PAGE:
Chicago's 75-Year-old Sonic Asset
June 05, 2009
As the Grant Park Music Festival celebrates its 75th season, it's a fitting moment to celebrate the fabled past and vibrant present of this happy marriage of municipal sponsorship and music.
Experiencing music in the city’s front yard as you picnic with attendees across a wide variety of ages and ethnicities, with the futuristic steel curls of architect Frank Gehry’s Jay Pritzker Pavilion soaring in harmony with the sounds coming off the stage, you have to believe this spectacular 24 ½ -acre, $475 million cultural playground is one of the great perks of living in or visiting downtown Chicago.
Now that Millennium Park’s star tenant, the Grant Park Music Festival, is about to launch its 75th anniversary season — the 10-week concert series begins Wednesday with Carlos Kalmar leading the Grant Park Orchestra in an early-evening program of Russian favorites — it’s a fitting moment to celebrate the fabled past and vibrant present of this happy marriage of municipal sponsorship and music.
What began as a test project to help out-of-work musicians during the Great Depression has become a vibrant populist festival that remains the only free city-funded outdoor classical concert series in the nation.
Six years in the making, the park’s otherworldly outdoor concert hall instantly became one of Chicago’s icons, right up there with the Sears Tower, when it opened in 2004.
Here, you can catch an eclectic mix of music — from Mozart to mariachi, Bruckner to Portuguese fado — you won’t hear anywhere else. The park has drawn an average of more than 3 million people each year.
The music has survived several band shells, a host of conductors and soloists and chorus members and managers, and outdoor vicissitudes that would have snapped the strings on Orpheus’ lyre. Old-timers recall a piano once fell through the rotting stage of a makeshift facility built for the 1933 World’s Fair. For decades, debates raged about the need to build a new and better shell for Grant Park concerts. But nothing was done until the opening of the Petrillo Music Shell in 1978, an adequate facility that lacked the quality sound system the Pritzker provides today.
Indeed, I don't find it a coincidence that the playing of the Grant Park Orchestra has taken on a greater luster and security now that it has moved to a congenial, covered space with state-of-the-art electronic sound reinforcement. Nor do I find it coincidental that everything the orchestra plays sounds better since Kalmar became principal conductor in 2000.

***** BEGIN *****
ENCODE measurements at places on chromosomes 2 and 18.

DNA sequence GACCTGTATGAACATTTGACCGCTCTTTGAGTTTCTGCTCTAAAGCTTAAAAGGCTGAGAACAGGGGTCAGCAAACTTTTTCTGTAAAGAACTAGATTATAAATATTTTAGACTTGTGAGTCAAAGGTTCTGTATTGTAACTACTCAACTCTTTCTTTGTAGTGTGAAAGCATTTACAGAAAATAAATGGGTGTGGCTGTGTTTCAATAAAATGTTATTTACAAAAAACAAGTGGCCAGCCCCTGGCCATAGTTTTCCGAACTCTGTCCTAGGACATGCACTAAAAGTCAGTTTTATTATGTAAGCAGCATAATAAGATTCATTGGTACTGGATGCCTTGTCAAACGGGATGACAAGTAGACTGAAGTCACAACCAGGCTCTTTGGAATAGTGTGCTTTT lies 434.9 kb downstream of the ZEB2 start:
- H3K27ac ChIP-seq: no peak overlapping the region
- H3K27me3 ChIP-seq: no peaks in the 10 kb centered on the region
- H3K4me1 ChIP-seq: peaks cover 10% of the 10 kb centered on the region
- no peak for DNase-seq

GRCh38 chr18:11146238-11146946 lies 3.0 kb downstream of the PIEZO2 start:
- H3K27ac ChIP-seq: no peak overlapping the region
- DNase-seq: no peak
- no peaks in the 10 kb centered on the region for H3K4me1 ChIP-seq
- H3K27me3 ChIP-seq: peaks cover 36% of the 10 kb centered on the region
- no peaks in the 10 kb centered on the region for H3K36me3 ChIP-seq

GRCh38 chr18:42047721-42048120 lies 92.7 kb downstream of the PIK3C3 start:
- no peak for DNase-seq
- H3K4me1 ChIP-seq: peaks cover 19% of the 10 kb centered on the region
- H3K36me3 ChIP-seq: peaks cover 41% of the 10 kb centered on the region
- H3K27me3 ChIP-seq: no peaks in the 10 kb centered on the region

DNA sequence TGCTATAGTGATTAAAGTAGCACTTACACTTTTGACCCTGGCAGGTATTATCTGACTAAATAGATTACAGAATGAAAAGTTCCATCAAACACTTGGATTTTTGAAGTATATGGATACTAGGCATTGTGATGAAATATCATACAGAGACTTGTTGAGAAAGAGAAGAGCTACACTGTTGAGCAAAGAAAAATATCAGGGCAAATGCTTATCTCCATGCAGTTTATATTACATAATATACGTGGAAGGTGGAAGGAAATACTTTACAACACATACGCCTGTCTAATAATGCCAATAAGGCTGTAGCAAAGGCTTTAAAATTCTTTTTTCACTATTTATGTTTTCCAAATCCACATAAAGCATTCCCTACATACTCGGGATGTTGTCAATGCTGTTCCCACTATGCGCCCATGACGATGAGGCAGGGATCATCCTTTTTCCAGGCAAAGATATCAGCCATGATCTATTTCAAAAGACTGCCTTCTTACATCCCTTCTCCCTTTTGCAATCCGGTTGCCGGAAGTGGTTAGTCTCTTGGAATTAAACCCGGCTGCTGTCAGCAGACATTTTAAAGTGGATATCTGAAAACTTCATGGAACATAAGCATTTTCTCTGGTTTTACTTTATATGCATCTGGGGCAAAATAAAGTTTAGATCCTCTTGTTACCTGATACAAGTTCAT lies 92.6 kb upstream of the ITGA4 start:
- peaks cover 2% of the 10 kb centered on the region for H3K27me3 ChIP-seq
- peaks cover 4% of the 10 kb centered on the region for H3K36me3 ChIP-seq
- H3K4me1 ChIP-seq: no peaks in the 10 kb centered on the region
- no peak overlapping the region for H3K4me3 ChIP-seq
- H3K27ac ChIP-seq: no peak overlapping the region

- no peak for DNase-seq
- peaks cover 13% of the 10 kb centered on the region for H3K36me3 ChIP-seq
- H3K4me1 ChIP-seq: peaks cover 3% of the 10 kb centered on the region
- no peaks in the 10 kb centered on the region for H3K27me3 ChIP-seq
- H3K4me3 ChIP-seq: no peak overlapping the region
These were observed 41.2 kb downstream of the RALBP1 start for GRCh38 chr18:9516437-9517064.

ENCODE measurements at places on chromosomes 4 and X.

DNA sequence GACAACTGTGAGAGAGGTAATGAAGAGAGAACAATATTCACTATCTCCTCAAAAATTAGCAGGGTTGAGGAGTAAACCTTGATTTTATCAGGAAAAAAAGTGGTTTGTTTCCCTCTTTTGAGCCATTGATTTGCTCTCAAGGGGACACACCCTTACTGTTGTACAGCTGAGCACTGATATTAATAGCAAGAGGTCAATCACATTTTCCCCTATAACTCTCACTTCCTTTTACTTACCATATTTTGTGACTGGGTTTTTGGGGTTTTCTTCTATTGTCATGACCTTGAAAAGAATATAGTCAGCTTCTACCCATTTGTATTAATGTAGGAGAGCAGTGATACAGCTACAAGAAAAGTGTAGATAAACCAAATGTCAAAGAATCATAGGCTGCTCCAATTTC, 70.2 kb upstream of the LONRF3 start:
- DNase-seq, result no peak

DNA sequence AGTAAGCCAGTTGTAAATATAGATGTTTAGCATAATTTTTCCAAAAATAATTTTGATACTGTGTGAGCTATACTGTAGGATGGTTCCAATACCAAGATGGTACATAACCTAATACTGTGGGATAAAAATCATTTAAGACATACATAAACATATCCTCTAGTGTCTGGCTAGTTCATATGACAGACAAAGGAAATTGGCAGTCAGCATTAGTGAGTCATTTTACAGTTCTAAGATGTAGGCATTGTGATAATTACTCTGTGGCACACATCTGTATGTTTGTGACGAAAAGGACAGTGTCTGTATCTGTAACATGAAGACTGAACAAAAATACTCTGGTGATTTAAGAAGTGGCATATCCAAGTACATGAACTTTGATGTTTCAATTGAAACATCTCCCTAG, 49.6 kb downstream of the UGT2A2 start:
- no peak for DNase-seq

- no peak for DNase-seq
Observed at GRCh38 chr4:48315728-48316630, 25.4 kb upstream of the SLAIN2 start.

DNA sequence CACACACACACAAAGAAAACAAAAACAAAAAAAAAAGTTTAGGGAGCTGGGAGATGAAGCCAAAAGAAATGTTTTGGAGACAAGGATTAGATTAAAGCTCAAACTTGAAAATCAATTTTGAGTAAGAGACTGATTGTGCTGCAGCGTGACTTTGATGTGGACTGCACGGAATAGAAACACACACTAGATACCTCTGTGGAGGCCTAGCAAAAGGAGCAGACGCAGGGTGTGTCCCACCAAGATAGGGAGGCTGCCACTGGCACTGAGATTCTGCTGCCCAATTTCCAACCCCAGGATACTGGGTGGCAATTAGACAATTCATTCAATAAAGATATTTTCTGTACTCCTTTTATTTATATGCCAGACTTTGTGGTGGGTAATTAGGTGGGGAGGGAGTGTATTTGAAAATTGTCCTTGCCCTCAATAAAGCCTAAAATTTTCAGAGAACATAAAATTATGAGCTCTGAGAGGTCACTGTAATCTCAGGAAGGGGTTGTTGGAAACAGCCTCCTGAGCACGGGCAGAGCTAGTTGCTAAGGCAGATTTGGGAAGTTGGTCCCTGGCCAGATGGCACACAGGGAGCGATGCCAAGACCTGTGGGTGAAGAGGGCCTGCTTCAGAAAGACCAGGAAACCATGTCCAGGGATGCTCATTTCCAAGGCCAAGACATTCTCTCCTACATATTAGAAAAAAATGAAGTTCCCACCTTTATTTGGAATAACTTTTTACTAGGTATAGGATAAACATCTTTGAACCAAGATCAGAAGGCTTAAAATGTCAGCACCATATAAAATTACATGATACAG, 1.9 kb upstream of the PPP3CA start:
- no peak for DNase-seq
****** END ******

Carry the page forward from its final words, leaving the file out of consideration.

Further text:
The orchestra is fortunate to have had some exceptional music directors over the years — think Leonard Slatkin and David Zinman — but none has enhanced its reputation more than the Uruguayan-born Austrian maestro.
More than a few conductors have been known to wilt under the pressure of preparing extremely diverse programs in Chicago's muggy summer months on a fraction of the rehearsal time available to the Chicago Symphony Orchestra during its regular season. Kalmar is not one of them.
His wide repertory, his ability to get to the heart of the matter and to inspire musicians to do their best work under sometimes oppressive weather conditions, has earned him the respect and admiration of his players and from Grant Park audiences in general.
“I have been very happy with the evolution of the orchestra from a good group of musicians to an excellent, tough-working, intense musical family that enjoys the fast-paced calendar we demand,” Kalmar observes in a chapter of the festival's lavish and beautiful 75th anniversary commemorative book, “Sounds of Chicago's Lakefront: A Celebration of the Grant Park Music Festival” ($39.95), to be released July 1.
“The chorus has been amazing in recent years, displaying qualities that make them one of the best choruses in America. [Chorus director] Christopher Bell has been the unifying asset that has made their development possible.” What pleases Kalmar perhaps the most about Grant Park audiences, he adds, is their “willingness to go with us wherever we take them.”
As a matter of fact, Kalmar, the orchestra, chorus and the various guest conductors and soloists will take listeners to quite a few wonderful places this summer.
If monumental symphonic masterpieces are your thing, you can hardly do better than the Ninth Symphonies of Mahler (Aug. 7–8) and Beethoven (Aug. 14–15). If you crave big choral works, don't miss Elgar’s fervent oratorio "The Dream of Gerontius" (July 31–Aug. 1). If your tastes in choral music run to something more intimate, then don’t miss Bell’s program of a cappella Americana (June 30 and July 2 at the adjacent Harris Theater for Music and Dance, 205 E. Randolph St.).
There’s plenty more, from Brazilian jazz singer Luciana Souza with the Luna Negra Dance Theater (July 22 and 24), to Gilbert and Sullivan favorites (July 10-11), to a re-creation of the first symphonic program that launched Grant Park Concerts in 1935 (July 1). This year, Grant Park will celebrate Independence Day with a Saturday-afternoon concert of patriotic pops July 4.
So, pack your picnic hamper and sunscreen, remember to bring along a cap, sweater or umbrella just in case, and head down to Millennium Park for another rewarding summer of music at one of America’s classiest outdoor festivals — 75 years young. Happy anniversary!
John von Rhein, Chicago Tribune